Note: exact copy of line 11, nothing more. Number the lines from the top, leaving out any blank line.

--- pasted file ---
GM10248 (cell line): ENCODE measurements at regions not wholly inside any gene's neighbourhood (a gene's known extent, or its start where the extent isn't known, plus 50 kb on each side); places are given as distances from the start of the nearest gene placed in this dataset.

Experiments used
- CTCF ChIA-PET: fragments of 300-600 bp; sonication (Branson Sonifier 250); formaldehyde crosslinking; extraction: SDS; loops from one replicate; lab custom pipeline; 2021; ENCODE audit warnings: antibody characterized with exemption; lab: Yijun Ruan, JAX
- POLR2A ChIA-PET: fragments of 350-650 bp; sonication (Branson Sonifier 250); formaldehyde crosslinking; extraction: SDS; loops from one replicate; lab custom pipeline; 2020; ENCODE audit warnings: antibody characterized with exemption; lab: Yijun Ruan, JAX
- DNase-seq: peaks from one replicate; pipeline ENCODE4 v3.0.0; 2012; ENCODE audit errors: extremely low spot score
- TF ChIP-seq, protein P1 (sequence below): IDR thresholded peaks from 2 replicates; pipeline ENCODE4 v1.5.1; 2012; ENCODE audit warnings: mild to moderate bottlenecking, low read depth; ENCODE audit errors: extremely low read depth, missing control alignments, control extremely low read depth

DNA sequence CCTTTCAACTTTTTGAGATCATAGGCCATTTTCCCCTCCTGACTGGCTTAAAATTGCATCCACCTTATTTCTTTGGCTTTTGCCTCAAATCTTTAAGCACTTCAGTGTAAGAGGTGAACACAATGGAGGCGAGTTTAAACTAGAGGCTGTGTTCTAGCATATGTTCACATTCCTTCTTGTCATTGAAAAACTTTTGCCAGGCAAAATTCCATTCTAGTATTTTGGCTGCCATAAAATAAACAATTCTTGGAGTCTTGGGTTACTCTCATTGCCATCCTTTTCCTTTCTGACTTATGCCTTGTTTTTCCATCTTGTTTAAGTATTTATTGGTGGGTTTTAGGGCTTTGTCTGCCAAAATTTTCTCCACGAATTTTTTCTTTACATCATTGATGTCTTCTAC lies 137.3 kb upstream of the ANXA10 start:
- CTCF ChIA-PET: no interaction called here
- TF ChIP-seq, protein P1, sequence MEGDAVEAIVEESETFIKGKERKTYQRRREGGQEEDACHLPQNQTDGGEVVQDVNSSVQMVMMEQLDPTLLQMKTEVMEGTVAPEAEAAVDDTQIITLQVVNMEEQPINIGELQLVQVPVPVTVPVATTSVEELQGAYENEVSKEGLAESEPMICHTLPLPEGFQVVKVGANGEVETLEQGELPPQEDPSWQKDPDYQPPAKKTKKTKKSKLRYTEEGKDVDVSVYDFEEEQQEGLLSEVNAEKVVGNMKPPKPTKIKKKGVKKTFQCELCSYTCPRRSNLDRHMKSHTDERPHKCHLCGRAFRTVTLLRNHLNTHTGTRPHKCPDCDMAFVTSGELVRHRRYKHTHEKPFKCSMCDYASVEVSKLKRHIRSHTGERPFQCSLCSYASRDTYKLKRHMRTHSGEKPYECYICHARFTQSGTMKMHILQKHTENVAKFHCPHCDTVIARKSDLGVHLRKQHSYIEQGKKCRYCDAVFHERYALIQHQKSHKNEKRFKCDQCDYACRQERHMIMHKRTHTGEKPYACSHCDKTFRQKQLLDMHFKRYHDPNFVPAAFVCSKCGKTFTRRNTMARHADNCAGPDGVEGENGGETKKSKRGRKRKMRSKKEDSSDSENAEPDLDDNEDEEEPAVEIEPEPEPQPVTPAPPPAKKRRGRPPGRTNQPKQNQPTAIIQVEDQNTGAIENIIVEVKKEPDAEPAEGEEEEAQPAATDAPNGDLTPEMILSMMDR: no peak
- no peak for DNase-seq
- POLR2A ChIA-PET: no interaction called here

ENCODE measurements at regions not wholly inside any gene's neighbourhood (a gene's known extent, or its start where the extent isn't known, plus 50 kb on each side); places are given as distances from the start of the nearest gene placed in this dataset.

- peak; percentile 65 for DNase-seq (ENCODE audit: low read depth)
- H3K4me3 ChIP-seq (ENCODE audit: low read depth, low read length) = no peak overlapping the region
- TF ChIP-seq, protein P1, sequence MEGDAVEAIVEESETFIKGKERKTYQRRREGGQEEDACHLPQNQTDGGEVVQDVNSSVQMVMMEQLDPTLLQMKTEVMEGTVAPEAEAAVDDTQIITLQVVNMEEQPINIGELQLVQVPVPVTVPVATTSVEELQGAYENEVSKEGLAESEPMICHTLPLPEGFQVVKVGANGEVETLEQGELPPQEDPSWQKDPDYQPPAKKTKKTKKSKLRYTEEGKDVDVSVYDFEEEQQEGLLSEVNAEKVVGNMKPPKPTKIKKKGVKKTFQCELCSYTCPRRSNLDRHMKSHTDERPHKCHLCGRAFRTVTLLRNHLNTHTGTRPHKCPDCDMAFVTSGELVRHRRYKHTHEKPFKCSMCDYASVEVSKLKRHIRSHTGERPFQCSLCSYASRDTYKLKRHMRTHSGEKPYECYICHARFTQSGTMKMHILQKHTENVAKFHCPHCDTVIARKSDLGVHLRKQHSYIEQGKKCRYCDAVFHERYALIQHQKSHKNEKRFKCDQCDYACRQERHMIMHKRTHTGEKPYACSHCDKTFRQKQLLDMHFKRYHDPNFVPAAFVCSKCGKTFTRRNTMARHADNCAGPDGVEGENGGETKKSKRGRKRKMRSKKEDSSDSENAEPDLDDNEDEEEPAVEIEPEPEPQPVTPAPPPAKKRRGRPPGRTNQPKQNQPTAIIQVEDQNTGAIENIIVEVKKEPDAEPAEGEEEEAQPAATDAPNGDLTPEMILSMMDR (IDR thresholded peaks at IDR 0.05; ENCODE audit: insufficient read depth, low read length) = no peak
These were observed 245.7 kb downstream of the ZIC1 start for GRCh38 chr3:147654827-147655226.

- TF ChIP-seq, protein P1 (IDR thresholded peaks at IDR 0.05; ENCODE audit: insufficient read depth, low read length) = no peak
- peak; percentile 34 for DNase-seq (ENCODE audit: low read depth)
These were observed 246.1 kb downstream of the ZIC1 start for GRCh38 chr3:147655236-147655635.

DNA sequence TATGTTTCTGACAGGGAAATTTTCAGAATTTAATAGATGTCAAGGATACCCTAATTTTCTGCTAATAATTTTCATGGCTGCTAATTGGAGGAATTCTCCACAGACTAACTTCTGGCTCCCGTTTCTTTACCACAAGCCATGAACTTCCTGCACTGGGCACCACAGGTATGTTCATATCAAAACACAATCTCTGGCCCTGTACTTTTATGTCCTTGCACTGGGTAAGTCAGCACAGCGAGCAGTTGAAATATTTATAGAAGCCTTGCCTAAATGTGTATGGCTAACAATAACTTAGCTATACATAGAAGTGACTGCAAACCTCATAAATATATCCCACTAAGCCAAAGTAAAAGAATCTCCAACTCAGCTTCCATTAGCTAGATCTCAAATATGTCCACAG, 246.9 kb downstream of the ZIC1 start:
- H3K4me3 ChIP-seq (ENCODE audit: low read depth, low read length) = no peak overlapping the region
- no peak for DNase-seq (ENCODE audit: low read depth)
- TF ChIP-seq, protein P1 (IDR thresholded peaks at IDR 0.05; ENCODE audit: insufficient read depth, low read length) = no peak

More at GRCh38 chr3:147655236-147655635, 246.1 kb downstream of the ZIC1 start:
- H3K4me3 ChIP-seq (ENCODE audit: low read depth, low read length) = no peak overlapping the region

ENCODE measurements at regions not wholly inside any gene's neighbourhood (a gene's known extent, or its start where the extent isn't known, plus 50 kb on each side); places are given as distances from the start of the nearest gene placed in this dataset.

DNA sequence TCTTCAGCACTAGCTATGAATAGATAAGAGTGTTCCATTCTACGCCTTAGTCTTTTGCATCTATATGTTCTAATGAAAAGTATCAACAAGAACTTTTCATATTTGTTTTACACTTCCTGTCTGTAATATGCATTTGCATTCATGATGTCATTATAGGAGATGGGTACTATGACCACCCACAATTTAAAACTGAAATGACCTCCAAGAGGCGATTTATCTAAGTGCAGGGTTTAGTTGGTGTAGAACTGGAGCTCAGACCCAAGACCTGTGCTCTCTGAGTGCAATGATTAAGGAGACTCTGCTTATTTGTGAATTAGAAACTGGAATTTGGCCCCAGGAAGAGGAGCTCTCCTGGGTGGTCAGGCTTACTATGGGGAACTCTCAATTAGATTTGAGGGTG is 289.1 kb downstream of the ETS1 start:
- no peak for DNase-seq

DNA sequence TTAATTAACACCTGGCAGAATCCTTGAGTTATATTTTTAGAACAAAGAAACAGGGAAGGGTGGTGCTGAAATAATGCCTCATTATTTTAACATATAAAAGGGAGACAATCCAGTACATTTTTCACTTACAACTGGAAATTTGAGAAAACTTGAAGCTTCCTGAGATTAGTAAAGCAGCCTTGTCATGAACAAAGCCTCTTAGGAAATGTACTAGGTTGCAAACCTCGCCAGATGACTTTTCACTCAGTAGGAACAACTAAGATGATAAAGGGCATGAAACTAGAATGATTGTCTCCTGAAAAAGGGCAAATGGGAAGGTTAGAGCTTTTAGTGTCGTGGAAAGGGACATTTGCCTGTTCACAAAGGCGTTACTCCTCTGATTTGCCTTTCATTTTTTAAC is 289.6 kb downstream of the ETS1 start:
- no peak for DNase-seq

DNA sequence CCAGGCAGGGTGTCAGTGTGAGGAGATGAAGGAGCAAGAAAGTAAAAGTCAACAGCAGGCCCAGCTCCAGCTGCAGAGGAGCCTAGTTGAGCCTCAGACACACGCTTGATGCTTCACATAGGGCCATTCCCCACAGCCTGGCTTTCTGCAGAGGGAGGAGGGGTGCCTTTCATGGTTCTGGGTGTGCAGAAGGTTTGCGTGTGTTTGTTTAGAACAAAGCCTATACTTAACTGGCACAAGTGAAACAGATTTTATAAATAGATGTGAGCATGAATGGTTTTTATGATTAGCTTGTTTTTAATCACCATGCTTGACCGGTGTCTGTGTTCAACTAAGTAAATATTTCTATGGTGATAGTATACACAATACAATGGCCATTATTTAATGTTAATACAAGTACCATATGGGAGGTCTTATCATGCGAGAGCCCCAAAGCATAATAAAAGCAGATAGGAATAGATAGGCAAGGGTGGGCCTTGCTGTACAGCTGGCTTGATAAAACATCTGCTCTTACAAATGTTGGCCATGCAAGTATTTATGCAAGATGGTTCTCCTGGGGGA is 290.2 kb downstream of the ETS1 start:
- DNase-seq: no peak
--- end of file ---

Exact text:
- POLR2A ChIA-PET: no interaction called here